Stocks gained even as a report showed German factory orders fell the most in a year in September. Orders, adjusted for seasonal swings and inflation, slumped 3.3 percent, the Economy Ministry said today. Economists had forecast a 0.4 percent decline, according to the median of 40 estimates in a Bloomberg survey.
National benchmark indexes rose all 18 western European markets, except Denmark. France’s CAC 40 Index climbed 0.9 percent, the U.K.’s FTSE 100 Index added 0.8 percent and Germany’s DAX Index increased 0.7 percent. The OMX Copenhagen 20 Index sank 3 percent as Novo Nordisk A/S plunged 6.9 percent.
ARM, whose chip designs power Apple’s iPhones, rose 2.1 percent to 709.5 pence. Apple’s engineers have grown confident that the chip technology used for its mobile devices will have enough power to run its desktops and laptops, according to three people familiar with the company’s research. Apple has used processors from Intel Corp. for its Macs since 2005.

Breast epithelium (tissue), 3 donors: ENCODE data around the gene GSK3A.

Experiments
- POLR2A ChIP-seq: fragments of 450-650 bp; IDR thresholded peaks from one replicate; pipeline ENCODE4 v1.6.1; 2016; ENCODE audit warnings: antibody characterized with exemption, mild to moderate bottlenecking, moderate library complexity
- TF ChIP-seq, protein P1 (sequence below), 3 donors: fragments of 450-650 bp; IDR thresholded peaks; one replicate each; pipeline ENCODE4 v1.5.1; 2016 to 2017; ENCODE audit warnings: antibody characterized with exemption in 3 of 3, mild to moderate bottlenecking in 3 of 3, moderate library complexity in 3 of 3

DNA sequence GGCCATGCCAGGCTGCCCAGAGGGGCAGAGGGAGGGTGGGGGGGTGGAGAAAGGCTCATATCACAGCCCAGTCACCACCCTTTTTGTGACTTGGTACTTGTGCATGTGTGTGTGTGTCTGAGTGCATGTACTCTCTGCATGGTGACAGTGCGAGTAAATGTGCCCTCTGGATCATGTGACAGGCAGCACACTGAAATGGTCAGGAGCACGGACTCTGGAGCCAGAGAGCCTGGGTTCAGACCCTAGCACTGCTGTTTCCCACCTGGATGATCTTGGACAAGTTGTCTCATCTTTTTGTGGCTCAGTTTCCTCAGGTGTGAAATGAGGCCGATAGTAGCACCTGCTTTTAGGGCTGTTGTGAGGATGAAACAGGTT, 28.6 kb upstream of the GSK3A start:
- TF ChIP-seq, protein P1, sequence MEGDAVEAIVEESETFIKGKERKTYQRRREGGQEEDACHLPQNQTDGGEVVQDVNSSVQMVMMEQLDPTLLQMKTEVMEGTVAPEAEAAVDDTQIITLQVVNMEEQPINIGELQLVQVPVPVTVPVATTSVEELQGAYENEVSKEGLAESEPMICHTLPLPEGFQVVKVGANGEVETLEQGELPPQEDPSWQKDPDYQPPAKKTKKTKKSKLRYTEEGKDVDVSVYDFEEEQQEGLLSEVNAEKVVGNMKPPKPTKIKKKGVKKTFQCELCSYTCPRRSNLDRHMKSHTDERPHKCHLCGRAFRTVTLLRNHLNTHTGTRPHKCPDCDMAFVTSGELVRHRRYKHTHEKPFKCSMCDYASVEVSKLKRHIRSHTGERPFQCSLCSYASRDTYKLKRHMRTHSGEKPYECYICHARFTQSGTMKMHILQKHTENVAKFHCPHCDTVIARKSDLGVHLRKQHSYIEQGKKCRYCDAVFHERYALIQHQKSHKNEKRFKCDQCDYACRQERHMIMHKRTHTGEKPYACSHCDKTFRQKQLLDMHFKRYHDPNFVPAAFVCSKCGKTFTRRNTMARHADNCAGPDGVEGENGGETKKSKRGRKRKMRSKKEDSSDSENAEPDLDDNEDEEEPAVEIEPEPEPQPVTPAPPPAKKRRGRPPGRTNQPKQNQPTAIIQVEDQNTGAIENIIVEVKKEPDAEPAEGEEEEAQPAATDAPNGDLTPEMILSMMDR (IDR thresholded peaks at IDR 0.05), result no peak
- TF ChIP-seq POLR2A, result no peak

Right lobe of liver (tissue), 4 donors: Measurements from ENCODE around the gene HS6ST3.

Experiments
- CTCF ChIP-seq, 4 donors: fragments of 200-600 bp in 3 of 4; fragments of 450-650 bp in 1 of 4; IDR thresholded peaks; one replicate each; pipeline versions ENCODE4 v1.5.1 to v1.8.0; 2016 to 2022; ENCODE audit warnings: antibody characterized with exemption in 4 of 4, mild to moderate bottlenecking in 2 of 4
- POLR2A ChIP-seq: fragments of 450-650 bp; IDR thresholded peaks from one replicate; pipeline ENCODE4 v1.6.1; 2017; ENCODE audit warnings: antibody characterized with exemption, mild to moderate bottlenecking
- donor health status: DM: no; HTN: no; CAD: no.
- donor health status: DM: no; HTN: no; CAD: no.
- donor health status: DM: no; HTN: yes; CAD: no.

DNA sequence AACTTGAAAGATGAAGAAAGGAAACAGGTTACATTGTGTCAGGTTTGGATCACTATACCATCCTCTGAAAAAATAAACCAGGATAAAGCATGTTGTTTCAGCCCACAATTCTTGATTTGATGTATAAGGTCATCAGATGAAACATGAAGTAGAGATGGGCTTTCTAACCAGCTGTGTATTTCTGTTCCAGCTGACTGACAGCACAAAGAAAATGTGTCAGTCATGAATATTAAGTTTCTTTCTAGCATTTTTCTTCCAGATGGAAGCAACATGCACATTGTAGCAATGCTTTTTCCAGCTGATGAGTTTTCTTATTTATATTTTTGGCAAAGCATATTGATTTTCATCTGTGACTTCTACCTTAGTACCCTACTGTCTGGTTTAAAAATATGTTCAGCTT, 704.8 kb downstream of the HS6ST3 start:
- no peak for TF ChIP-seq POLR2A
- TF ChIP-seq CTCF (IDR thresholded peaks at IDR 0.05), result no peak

Adecco advanced 3.2 percent to 46.60 Swiss francs as the world’s biggest supplier of temporary workers reported third-quarter profit of 118 million euros. That beat the median analyst estimate for net income of 103.2 million euros.
Air France-KLM Group, Europe’s largest airline, surged 5.3 percent to 7.34 euros, its highest price since August 2011. Italian newspaper La Repubblica reported that Alitalia SpA, which is partly owned by Air France, plans to sell assets to avoid a capital increase.